Now, both trails are organized by private nonprofit groups, but the Gold Rush project has been cursed with ill luck. According to founder Bob Burger, work on Gold Rush started before Barbary Coast; in fact the Gold Rush organizers wanted to paint their yellow stripe two years ago, in time for the Gold Rush sesquicentennial in 1998. But fund-raising problems and bureaucracy got in the way. (The Department of Public Works, for example, asked for a "geo-satellite positioning" map of the whole stripe, which cost $12,000 and took a lot of time. "The geo-satellite positioning is to turn up every tree, every fireplug that's on the sidewalk on the entire route," says Burger, "to show that our line is not gonna encroach on any existing thing.")
Barbara Kaufman sponsored legislation at the Board of Supervisors to establish the Barbary Coast Trail, and thinks there's no room for a competing tour. "To have these other folks come along and say they wanna paint the sidewalk with a line, and do very much the same thing [as Barbary Coast], seemed totally redundant. We already have one trail, why would we have a competing trail? It seems silly."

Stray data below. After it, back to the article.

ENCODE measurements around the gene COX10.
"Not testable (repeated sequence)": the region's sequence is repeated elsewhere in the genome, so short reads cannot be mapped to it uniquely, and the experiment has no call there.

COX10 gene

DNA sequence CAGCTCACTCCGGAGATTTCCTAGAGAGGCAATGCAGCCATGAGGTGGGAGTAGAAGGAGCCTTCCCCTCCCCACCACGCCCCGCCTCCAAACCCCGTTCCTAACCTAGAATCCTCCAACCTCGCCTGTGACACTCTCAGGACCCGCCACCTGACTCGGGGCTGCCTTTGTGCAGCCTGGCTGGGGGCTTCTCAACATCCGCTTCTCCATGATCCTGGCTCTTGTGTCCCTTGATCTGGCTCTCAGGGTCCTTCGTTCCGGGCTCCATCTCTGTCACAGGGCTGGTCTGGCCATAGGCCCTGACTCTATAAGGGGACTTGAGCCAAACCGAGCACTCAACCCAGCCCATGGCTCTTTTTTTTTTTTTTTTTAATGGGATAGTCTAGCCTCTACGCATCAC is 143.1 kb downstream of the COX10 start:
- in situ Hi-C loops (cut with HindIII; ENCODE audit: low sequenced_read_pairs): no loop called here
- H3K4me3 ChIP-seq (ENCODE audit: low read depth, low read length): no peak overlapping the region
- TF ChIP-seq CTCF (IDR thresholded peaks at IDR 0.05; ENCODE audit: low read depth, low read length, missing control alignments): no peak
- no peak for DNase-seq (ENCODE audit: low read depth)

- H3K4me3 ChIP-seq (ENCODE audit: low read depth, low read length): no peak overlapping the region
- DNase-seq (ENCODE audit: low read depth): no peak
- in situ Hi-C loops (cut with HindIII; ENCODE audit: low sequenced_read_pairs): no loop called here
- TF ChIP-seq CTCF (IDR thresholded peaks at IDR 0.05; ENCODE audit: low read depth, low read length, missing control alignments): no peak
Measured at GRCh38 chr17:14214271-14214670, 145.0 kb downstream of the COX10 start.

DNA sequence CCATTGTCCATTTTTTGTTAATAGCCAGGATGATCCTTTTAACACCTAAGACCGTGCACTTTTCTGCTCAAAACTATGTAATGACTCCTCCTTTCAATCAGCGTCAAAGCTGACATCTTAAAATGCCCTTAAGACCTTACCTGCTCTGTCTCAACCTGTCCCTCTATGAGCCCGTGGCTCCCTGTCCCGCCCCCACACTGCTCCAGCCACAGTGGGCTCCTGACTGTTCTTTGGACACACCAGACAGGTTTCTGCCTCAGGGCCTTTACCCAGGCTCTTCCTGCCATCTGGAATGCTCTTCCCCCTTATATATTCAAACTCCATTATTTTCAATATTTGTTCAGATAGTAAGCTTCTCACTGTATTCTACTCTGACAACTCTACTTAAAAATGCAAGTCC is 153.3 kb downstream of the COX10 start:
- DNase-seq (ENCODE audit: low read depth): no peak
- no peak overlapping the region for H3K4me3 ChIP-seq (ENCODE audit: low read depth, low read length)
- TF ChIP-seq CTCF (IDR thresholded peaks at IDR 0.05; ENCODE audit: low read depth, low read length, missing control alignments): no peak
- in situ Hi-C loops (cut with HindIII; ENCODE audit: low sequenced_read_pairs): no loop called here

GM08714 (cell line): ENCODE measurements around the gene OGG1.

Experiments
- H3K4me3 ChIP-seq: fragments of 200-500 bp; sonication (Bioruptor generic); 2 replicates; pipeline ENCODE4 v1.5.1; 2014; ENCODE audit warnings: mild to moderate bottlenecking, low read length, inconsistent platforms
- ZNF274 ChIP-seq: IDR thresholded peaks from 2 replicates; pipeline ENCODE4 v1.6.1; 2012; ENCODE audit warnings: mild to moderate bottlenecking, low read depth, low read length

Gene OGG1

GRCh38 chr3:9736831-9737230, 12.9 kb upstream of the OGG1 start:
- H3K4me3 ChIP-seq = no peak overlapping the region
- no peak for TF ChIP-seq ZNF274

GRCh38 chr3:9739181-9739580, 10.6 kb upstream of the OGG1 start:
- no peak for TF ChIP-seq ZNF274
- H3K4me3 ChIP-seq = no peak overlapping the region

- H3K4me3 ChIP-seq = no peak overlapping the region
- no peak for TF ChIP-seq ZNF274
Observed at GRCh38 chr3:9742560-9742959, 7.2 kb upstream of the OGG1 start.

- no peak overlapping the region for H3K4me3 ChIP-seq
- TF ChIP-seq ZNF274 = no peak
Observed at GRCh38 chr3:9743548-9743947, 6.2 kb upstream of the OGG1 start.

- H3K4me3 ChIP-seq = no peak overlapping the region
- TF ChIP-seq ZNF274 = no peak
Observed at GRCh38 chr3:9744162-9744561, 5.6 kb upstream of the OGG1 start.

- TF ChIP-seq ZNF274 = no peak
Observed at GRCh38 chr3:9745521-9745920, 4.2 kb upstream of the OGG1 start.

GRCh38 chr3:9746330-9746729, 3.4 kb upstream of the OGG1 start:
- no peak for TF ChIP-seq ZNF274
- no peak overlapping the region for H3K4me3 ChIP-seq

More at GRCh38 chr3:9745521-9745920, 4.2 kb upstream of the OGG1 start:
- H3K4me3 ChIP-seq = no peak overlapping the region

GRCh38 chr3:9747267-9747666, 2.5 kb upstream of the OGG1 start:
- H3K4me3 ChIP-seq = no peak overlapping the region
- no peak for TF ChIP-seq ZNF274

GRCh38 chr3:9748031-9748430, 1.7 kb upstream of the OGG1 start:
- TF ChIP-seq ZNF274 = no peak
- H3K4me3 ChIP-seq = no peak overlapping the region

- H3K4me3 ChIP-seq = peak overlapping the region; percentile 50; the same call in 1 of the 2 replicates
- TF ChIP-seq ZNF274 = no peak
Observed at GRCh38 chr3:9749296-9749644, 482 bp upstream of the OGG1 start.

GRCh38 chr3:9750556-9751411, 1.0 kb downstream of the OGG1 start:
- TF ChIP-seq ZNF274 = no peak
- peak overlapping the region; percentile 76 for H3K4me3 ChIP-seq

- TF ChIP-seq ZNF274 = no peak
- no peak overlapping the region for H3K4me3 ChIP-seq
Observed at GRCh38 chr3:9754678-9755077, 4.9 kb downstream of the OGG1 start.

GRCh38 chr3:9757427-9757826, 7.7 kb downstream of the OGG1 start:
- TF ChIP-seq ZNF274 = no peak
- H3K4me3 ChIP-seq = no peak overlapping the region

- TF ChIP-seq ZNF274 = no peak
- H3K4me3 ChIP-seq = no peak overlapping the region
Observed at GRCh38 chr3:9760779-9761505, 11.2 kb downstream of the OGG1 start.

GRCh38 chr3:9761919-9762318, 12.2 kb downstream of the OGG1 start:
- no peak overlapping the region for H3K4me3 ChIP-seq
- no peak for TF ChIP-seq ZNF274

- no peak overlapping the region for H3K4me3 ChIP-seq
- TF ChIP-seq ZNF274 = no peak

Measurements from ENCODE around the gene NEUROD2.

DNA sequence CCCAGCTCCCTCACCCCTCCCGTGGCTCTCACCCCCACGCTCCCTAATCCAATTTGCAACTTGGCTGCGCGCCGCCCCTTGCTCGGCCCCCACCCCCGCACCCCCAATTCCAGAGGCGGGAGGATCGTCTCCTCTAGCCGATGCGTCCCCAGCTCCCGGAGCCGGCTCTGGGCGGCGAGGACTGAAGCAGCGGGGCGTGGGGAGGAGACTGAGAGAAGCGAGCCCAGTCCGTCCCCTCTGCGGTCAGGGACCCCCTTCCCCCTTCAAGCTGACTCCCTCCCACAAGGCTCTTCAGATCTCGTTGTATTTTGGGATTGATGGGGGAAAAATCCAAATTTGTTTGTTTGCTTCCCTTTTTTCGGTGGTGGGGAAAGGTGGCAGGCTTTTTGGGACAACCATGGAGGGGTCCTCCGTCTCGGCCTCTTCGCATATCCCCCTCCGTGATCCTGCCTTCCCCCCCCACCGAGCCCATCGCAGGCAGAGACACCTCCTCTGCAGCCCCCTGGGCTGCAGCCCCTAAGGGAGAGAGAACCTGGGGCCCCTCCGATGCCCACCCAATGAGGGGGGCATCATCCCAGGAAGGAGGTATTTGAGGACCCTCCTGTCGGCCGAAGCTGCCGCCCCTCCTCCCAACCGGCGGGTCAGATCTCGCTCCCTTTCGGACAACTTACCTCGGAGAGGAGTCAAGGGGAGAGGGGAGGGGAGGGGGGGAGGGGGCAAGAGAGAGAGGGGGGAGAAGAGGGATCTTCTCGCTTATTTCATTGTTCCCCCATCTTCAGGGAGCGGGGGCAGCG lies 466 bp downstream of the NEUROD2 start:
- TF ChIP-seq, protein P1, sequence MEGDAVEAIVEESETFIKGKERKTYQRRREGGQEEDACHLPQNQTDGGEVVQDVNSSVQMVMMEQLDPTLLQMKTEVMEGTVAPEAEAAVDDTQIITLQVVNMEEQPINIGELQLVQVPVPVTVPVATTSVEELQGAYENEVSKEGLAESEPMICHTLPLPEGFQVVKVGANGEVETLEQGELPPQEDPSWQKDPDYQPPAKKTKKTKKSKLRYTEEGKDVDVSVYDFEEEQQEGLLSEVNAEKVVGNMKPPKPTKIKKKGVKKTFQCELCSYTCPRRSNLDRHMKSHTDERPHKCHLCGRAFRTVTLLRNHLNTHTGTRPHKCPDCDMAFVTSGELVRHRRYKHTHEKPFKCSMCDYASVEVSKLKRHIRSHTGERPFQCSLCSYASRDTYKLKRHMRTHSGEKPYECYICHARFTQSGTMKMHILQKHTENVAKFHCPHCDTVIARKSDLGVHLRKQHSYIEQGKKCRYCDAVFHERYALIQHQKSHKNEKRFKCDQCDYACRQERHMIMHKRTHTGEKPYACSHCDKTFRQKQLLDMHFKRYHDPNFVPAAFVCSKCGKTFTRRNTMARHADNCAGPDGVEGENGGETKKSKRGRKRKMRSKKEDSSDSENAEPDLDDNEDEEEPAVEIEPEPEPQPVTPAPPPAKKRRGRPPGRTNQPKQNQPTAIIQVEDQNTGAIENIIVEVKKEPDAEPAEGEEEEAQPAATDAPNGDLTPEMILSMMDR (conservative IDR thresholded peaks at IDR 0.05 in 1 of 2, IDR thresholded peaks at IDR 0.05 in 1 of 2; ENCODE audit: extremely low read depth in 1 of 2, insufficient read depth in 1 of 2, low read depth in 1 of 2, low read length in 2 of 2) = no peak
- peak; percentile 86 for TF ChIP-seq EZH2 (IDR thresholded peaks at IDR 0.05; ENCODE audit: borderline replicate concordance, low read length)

But why not two trails? The city has more than two already. Along the Embarcadero is something called the Embarcadero Trail, marked with pylons and plaques, and from Union Square on weekends you can also take the so-called Henry George School guided tour, which overlaps both Gold Rush and Barbary Coast so shamelessly it would kill Barbara Kaufman with an aneurysm if anyone tried to mark it (which no one is likely to do). So those of us here at the Weekly who resent autocratic attitudes on the Board of Supervisors have devised a tour of our own, which readers are invited to follow, free of charge, in case a) they want to comprehend this issue, or b) they like cable cars.